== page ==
In the gun world, much stock is put into being "English-trained" by both those that practice gunsmithing and by those who employ the services of a gunsmith. I've often been asked "where I trained" or, "who I apprenticed under". The answer to both is the same: No one. I, much like my beloved dogs, am not "trained" at all, nor would I have wished to be so. I am self-educated* in all things that interest me, including gunmaking.
Training and education are not the same thing, regardless of the fact that many use the terms interchangeably. Training to do a task is to learn a sequence of steps necessary in order to complete that particular task in a prescribed manner (which may, or may not, be the best way to accomplish the task). Almost anyone can be trained to do almost any one thing, as the military has proven for decades. Let us take an example from the English gun trade, the barrel maker. This individual is trained in the steps necessary to take a pair of tubes, a blank for the forend lug and some rib stock and turn this collection of material into a rough assembly, ready for the actioner to take and make into a jointed action. After the gun is finished, the barrel maker may, or may not, see that set of barrels again for choking, chambering or whatever else, depending upon the particular manufacturer's protocol. He would train his apprentice to do the job in the same way he was taught as an apprentice. He was not educated in other aspects of gunmaking because there was no need for him to be, since the company had trained individuals for each aspect of making the gun. The truth is that, at least in the English trade, the only person who understood more than one aspect of gunmaking was most likely the finisher, because it is this individual that has to take everyone else's work and make it all function as a whole. As an aside, I believe that this is the reason that the British, in their inimitable arrogance, believe that no one person can make the entire gun.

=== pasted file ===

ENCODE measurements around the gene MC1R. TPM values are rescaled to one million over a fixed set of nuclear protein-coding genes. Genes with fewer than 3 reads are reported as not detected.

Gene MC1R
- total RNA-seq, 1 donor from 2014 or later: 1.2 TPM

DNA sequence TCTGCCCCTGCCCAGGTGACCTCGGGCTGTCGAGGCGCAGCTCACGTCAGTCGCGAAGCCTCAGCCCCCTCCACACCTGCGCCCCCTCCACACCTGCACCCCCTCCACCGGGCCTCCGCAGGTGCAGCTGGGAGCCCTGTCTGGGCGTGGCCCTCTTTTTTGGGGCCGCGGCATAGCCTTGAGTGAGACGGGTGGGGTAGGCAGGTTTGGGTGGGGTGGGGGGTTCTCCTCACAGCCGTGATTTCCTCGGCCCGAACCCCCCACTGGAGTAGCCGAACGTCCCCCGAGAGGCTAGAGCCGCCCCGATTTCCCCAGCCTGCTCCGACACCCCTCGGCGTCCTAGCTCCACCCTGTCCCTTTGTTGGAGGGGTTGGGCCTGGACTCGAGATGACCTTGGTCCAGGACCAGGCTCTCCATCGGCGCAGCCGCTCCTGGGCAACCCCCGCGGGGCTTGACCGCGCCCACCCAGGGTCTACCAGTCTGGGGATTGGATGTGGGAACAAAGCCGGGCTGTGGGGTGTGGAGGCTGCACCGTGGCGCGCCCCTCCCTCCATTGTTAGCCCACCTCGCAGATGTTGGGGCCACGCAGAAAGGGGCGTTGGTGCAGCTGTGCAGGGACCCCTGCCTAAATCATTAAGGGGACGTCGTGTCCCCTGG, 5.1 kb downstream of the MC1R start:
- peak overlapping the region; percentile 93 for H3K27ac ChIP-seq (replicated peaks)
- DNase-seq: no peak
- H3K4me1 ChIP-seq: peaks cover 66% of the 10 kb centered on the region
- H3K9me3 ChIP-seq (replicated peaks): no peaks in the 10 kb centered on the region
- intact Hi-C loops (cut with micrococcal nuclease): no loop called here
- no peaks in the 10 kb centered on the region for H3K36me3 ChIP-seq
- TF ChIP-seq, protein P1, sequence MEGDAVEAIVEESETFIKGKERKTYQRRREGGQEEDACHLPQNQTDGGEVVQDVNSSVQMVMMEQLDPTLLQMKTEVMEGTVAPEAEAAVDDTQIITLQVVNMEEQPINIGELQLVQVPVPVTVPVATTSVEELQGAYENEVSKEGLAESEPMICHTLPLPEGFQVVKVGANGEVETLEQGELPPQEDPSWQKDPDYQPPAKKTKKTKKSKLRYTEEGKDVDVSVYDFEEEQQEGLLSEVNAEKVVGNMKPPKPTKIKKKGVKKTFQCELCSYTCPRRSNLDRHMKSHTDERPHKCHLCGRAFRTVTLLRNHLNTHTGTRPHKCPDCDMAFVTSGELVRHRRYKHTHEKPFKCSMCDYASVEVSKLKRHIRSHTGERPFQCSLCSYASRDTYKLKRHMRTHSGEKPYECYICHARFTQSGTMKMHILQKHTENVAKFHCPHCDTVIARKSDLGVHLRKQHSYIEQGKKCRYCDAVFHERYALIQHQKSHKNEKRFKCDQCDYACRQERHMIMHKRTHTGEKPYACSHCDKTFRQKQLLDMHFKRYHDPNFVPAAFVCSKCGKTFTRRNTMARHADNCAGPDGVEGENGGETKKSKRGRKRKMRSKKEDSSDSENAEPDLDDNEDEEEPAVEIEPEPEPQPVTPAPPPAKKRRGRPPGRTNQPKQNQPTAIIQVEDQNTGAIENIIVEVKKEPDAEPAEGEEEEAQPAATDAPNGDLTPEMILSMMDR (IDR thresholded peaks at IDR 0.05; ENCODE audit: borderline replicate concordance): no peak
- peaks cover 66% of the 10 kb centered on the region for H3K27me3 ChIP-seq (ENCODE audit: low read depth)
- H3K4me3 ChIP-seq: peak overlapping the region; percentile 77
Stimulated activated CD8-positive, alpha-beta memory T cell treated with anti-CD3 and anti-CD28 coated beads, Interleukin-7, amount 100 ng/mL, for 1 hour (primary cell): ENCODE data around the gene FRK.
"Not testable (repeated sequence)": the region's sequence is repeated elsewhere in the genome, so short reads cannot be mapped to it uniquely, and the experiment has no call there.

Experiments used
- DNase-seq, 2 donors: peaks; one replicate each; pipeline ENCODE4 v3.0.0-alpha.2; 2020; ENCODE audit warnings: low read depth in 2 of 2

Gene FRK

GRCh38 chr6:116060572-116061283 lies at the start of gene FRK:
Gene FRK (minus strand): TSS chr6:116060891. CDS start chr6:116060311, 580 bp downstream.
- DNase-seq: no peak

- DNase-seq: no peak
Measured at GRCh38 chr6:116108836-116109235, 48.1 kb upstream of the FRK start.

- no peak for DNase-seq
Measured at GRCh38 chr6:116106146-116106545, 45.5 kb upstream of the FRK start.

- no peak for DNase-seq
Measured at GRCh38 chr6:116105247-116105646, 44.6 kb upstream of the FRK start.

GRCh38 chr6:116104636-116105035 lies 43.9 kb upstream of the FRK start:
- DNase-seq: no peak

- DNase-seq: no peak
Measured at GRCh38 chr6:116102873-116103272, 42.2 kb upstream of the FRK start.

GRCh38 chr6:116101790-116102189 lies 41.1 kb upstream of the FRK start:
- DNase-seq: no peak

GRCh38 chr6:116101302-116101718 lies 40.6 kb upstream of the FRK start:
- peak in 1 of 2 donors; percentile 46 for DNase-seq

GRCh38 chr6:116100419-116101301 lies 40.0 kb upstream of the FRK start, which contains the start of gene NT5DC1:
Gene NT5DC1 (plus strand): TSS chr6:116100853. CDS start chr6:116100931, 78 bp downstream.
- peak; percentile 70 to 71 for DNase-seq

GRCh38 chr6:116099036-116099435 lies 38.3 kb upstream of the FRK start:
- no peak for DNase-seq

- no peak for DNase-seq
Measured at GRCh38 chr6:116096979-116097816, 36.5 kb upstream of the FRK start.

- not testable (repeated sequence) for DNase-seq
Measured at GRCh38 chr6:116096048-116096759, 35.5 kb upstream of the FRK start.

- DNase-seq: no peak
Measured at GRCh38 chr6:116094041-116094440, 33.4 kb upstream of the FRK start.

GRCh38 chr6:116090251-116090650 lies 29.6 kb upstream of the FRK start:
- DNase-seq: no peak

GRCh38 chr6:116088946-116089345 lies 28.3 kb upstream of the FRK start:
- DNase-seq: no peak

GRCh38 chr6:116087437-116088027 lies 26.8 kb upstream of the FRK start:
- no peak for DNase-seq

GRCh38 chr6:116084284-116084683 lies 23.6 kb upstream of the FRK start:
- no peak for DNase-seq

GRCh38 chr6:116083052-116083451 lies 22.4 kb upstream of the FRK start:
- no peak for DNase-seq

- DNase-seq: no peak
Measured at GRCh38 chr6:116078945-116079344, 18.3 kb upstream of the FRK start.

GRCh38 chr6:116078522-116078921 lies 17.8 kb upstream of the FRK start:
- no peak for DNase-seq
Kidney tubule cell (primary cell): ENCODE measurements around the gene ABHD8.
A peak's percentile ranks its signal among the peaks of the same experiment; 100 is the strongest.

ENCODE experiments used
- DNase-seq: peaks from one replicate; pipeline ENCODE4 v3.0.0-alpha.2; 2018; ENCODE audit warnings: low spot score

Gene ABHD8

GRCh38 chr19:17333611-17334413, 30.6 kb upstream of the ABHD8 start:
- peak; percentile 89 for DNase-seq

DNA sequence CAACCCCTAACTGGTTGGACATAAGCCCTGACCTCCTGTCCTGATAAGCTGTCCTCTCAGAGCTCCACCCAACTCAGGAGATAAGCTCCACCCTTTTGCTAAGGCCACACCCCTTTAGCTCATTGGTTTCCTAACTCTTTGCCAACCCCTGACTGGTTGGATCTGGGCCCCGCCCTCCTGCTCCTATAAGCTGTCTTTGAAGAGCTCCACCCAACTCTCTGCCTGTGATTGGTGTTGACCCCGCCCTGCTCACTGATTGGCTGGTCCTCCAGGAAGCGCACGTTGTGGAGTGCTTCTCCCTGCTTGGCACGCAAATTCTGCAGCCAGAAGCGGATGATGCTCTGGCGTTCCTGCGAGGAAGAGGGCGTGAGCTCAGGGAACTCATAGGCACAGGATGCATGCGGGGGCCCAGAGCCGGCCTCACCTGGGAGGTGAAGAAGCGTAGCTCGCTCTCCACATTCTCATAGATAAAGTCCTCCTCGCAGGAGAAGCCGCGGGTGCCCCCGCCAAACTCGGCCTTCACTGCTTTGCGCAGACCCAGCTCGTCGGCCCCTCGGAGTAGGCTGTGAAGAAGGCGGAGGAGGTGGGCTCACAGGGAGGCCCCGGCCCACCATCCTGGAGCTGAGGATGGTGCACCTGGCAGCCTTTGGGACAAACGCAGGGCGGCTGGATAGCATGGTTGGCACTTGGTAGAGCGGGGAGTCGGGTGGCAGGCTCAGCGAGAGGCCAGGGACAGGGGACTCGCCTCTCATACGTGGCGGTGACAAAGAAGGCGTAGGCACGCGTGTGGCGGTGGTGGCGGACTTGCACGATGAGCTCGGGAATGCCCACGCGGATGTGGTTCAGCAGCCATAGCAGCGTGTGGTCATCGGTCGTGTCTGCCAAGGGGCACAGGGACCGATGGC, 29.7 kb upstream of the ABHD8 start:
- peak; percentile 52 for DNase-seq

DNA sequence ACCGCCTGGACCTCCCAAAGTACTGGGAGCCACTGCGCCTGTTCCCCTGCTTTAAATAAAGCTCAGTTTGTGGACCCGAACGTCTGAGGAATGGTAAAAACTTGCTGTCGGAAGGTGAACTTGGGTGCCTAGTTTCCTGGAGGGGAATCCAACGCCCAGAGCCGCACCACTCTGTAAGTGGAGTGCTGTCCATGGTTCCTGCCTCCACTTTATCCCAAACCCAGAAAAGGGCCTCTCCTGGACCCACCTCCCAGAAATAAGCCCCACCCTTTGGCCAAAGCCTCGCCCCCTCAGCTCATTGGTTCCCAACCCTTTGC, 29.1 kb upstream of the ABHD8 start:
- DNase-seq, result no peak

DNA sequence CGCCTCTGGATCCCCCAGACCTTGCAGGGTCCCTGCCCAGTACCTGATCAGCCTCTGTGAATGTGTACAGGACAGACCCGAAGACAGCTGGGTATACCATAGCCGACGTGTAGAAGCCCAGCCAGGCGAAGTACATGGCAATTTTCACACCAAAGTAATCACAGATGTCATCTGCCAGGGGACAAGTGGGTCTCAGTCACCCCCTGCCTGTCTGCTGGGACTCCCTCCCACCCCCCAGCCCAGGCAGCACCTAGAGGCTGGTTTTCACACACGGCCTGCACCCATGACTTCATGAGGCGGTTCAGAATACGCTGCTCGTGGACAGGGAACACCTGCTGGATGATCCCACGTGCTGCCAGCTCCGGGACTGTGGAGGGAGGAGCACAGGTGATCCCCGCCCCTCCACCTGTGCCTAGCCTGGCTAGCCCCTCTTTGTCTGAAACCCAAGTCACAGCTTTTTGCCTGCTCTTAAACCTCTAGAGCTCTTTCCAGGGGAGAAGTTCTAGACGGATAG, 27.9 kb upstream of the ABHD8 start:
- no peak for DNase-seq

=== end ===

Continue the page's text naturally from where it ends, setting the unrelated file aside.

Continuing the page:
Being "trained" is to be conditioned to think "inside the box". To learn how but not necessarily why. To do as you're told (trained) to do. Sit, speak, roll over. There is no room for imagination or improvisation, nor is there any need, because there is no perceived need to comprehend the work in any greater context.
"Do it this way because this is the way it's done." Why (assuming the critical thinking skills to even ask)? "Because that's the way it's always been done."
Being educated is precisely to understand the greater context, to gain broader knowledge, to understand the "why" and let that drive the "how". In gunmaking, it is to understand the entire gun as the system that it actually is. It is to not only understand the function but also the materials used in each and every part.
It is this very lack of understanding that is at the root of the widespread incompetence in this industry.
Training discourages furthering one's knowledge, understanding and abilities. It is also finite, once you're trained, that's it. Education encourages furthering all of those areas and it goes on for life.
*Given the choice between credentials and competence, I'll take competence every time.